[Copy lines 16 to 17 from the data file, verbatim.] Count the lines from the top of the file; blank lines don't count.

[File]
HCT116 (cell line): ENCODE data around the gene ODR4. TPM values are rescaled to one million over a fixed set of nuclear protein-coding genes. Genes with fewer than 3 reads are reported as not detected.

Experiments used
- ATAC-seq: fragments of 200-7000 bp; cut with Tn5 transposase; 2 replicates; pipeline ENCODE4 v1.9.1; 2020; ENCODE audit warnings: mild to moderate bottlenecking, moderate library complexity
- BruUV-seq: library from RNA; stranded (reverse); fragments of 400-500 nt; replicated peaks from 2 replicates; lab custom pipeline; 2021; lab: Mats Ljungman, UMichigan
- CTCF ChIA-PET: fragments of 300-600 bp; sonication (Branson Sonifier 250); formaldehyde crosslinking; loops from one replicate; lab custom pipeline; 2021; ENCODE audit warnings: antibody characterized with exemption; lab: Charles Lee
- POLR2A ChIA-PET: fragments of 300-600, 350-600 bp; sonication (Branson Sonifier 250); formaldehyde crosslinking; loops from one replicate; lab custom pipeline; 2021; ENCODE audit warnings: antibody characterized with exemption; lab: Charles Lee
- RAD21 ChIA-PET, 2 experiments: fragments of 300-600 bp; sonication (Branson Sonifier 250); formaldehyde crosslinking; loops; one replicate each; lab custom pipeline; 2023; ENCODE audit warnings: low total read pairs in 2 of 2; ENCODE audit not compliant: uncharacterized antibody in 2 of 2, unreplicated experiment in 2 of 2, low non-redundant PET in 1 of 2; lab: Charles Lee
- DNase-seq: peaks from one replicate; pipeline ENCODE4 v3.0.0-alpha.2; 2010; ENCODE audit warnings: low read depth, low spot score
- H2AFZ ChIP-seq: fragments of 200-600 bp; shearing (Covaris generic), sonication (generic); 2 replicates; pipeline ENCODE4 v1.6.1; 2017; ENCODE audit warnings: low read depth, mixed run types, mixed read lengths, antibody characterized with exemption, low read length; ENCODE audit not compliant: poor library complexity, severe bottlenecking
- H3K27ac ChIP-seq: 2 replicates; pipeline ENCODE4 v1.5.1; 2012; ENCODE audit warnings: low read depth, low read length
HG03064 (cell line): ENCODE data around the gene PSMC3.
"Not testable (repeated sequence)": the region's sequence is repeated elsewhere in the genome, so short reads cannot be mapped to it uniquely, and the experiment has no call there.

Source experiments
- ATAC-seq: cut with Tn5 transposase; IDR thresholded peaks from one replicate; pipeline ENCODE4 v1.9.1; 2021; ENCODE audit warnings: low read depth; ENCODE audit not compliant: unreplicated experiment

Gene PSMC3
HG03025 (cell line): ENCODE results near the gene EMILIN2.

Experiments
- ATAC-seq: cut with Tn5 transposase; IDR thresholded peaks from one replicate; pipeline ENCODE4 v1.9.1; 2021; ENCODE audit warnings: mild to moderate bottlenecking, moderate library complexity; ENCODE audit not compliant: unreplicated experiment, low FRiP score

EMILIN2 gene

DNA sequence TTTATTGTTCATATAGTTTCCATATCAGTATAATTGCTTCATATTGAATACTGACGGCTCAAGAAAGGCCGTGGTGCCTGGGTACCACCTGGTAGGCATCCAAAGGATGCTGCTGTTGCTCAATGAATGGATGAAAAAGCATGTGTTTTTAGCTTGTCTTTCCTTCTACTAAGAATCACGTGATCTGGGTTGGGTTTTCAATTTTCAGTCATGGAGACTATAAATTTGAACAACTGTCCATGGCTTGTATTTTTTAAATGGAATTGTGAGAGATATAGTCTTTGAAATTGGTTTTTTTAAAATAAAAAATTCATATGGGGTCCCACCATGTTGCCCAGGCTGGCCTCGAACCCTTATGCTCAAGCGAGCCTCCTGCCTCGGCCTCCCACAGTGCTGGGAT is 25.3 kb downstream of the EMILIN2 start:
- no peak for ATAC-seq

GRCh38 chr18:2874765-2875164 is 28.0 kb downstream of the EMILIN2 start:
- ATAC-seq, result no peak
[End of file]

HG03025 (cell line): ENCODE results near the gene EMILIN2.

Experiments